Due to link constraints here, I’ll refer you to my recent blog post about Small Data which also includes links and references to other tools (beyond our Virtuoso product) that have long adhered to this pattern e.g., the Semantic Web Client Library (@cygri worked on that) and Tabulator (the default Solid Data Browser).


@kidehen no, Comunica does not support crawling LD documents yet unfortunately (it does for SERVICE clauses).
I am working on some prototypes though (as it’s one of my main research goals), but none of those work well enough to be part of the public release.

I definitely agree that this is going to become essential in the future, especially when LD becomes distributed over many sources like Solid data pods.


Okay re your future deliverables regarding Small Data etc…

In regards to SERVICE clauses, are you saying Comunica supports SPARQL-FED as is, or it adds something to basic SPARQL-FED functionality support?


@kidehen Indeed, SPARQL federation using SERVICE clauses is supported in Comunica. While the SPARQL spec only supports SPARQL endpoints as a target, we also allow other source types (TPF, RDF documents).
Here’s a simple example of such a query.


@rubensworks do we have an issue for something like that in SPARQL-1.2? That looks super useful. I also love the idea of doing API calls to non-RDF resources that way, although that is a bit more difficult as many stores validate the query sent there.


@ktk Yes, I created an issue for it here:

I also love the idea of doing API calls to non-RDF resources that way, although that is a bit more difficult as many stores validate the query sent there.

That would be very useful indeed. But next to the source URL, you’d also need some kind of (RML?) mapping file so that the source can be RDF-ified on the fly.


@rubensworks for JSON APIs a JSON-LD context would be enough IMO. I don’t think that’s something that will go into SPARQL anytime soon but we should play around with it anyway to get some ideas


For URLs that respond with JSON, you wouldn’t even need a JSON-LD context, as it’s straightforward to translate JSON into triples in a generic way. The graph pattern inside the SERVICE clause would then be evaluated against the triples like for a local file.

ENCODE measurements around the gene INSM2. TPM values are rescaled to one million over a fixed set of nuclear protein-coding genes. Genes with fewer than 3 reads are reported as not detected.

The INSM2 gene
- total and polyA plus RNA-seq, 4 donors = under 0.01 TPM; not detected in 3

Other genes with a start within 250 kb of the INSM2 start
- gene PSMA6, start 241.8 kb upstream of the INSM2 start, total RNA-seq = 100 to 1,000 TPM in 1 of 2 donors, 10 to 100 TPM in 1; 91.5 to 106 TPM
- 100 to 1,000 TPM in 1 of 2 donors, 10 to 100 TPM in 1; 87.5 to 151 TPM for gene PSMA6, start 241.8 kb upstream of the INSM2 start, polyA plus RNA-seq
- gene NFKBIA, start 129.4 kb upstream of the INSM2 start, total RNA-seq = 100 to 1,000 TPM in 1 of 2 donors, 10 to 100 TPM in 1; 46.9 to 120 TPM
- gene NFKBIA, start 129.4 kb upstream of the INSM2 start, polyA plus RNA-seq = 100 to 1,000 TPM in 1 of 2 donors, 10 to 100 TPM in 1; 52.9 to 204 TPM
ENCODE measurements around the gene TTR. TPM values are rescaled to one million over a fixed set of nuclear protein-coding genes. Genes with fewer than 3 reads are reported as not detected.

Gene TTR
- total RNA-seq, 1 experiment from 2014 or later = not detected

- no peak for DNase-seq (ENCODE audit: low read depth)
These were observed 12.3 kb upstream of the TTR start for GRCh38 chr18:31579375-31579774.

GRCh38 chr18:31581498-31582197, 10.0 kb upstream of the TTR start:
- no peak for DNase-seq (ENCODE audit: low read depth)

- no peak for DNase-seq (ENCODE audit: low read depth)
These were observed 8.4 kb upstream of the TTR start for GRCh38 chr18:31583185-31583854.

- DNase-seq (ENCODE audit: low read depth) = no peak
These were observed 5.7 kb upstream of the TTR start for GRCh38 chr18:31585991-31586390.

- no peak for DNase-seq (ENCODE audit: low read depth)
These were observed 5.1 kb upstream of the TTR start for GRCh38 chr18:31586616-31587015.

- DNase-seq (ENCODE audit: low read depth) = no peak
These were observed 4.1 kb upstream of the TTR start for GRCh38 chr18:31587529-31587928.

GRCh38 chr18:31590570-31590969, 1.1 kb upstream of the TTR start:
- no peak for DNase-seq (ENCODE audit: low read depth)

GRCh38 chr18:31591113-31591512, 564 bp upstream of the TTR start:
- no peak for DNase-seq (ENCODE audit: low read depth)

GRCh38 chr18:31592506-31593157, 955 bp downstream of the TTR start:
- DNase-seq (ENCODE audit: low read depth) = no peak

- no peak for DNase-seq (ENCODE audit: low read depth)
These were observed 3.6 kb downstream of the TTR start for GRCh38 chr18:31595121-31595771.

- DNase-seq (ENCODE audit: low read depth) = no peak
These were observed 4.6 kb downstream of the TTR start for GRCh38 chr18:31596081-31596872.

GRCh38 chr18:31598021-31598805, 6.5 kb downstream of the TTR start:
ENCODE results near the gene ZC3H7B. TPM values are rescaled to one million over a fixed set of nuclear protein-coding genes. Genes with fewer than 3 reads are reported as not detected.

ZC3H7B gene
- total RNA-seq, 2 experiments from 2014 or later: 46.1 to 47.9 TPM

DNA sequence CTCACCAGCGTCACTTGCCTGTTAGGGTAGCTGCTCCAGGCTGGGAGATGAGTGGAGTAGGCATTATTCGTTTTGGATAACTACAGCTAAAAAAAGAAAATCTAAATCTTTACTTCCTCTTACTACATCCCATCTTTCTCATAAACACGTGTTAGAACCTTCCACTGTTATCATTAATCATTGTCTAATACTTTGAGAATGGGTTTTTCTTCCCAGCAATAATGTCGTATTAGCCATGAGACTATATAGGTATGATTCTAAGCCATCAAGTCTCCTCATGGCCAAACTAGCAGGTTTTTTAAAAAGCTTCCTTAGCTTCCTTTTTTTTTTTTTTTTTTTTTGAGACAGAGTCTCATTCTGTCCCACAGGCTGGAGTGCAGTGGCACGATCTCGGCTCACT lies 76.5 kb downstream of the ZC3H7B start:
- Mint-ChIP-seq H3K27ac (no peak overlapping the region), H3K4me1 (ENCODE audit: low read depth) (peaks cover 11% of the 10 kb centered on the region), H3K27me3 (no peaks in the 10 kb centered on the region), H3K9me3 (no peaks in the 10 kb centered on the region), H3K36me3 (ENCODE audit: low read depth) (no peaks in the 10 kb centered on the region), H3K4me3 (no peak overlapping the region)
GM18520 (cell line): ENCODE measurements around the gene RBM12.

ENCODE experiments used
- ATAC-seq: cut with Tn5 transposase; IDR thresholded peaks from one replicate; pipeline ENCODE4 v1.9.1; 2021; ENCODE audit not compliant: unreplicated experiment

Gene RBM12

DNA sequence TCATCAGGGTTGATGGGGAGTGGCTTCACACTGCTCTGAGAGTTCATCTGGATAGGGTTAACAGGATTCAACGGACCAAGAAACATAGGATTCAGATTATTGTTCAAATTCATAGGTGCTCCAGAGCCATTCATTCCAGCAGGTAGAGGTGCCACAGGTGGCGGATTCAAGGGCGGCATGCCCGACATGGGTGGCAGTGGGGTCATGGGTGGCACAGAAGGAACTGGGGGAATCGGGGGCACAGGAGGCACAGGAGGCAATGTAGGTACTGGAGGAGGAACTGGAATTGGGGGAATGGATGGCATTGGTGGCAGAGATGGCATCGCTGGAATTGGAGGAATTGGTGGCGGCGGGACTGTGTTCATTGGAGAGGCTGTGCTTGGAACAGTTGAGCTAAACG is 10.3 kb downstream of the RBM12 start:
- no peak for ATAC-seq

For CSV and other formats that already have a tabular structure, the VALUES OF proposal here could be the way to go:


I just tried the following, but it didn’t work. Do you see anything wrong with the query etc?

  PREFIX wd: <>
  PREFIX wdt: <>
  PREFIX wdtn: <>
  PREFIX pq: <>
  PREFIX ps: <>
  PREFIX wikibase: <>
  PREFIX foaf: <> 
  PREFIX dbo: <>
  PREFIX bd: <>
  PREFIX dct: <> 

  SELECT DISTINCT ?item ?dbpediaID ?itemLabel ?source ?sourceLabel ?image ?subjectName 
	  		SERVICE <> 
					  SELECT DISTINCT ?item ("00FFFF" AS ?rgb) ?itemLabel ?source ?sourceLabel 
					  WHERE {
							    ?item wdt:P361 wd:Q81414.
							    ?item wdt:P1343 ?source.
							    SERVICE wikibase:label { bd:serviceParam wikibase:language "[AUTO_LANGUAGE],en". }
	 		SERVICE <> 
	 			   SELECT DISTINCT ?dbpediaID ?image ?subject ?subjectName 
	 		        FROM <> 
	 			    WHERE {
	 						?dbpediaID owl:sameAs ?item ;
	 			                        dct:subject ?subject .

	 						OPTIONAL { ?subject rdfs:label ?subjectName } . 	
	 						OPTIONAL {?dbpediaID foaf:depiction ?image } . 
	 						FILTER (LANG(?subjectName) = "en")


That looks like a valid query to me. The parser seems to (incorrectly) complain about it. Created an issue for it here:


Okay, great!

I’ll track the github issue :slight_smile: